Real Madrid superstar reveals Julen Lopetegui was best coach he ever had

The former Spain national team coach was sacked after Real Madrid’s humiliating 5-1 defeat to bitter rivals Barcelona in their El Clasico clash at the Camp Nou, a match where Luis Suarez scored a hat-trick

The season’s first Clasico clash was Real Madrid’s fifth defeat in seven matches in all competitions and ended up being the final straw as Lopetegui was handed his papers after just 14 games in charge. Since the 52-year-old’s departure, Real Madrid have somewhat been able to steady the ship, with former player and Castilla coach Santiago Solari taking over the reins on a temporary basis and so far overseeing victories over UD Melilla in the Copa del Rey and Valladolid in the league over the weekend.

Lopetegui’s star-studded squad might have struggled to perform on-field, but they continued to publicly back him until he was asked to relinquish his duties. And now, defender Dani Carvajal has stated that Lopetegui is the best manager he has worked under, which has raised a few eyebrows among the Real Madrid fanbase. For me, he’s been the best coach I’ve ever had, unfortunately he lacked that hint of fortune to continue with us,” the right-back told reporters (via Marca).

“His way of seeing football, his way of managing the group, of being with the players, is something I share. I said it before he was Real Madrid coach and I’ll say it again now that he’s gone.”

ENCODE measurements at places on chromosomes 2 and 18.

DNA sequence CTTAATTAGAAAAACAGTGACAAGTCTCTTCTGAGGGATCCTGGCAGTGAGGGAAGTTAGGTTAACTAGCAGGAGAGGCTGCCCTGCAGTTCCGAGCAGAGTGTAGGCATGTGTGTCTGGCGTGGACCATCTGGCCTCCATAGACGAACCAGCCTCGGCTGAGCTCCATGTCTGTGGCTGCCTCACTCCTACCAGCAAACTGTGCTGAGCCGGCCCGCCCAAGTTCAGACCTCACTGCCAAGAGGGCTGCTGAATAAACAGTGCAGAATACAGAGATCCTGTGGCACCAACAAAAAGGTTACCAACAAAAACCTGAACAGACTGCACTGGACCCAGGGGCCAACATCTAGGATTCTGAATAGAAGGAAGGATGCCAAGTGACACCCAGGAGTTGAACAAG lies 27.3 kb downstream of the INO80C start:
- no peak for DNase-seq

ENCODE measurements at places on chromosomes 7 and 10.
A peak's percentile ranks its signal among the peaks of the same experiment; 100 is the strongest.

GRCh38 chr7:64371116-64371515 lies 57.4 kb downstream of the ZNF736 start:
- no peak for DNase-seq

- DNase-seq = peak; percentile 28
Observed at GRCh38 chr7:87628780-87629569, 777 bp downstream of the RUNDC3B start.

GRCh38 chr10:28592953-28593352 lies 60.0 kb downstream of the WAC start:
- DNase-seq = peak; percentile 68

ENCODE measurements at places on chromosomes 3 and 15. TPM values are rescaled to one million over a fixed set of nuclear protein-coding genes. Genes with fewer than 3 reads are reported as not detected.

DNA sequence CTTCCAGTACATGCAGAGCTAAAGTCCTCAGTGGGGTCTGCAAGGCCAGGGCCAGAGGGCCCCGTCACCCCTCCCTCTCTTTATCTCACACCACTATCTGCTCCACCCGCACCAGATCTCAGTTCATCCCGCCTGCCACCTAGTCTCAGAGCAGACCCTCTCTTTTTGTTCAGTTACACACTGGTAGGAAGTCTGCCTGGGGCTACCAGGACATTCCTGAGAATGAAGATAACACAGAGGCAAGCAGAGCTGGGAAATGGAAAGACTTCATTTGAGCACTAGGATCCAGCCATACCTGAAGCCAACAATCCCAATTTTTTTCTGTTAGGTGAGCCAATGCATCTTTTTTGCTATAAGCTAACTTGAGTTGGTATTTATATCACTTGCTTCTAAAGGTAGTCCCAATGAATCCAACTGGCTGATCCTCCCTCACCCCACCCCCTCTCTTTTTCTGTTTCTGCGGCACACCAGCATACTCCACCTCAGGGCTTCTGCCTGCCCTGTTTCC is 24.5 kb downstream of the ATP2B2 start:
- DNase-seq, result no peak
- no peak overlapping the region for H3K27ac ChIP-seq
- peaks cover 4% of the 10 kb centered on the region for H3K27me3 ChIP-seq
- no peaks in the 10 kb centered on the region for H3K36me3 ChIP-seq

Fans took to social media to express their absolute bemusement at Carvajal’s comments, who added in an interview with TVE: “We’re not going through a good moment, that’s clear, but we also struggled at the start of previous year and ended up winning a third successive Champions League, which is something historic.”

Just last week, Toni Kroos had described Lopetegui as a “great coach” and a “great person” in a tribute on social media. Spain international Carvajal, out of the picture for now with a calf injury, made these comments during an interview with Spanish state broadcaster TVE. For the uninitiated, Lopetegui was sacked from his role at Real Madrid in October, just four months after succeeding Zinedine Zidane.

Authors take

In modern football, where player power often trumps the manager’s ideas and actions, it is nice to see a player of a high-profile club stick by his sacked manager, whatever may have been the backstage issues and bad results on-field. Managers and footballers are also human beings, and god knows how Lopetegui is taking this whole episode, which if included with his sacking as Spain national team coach on the eve of the World Cup in Russia in June, must be the worst five months for anyone from the sports field.

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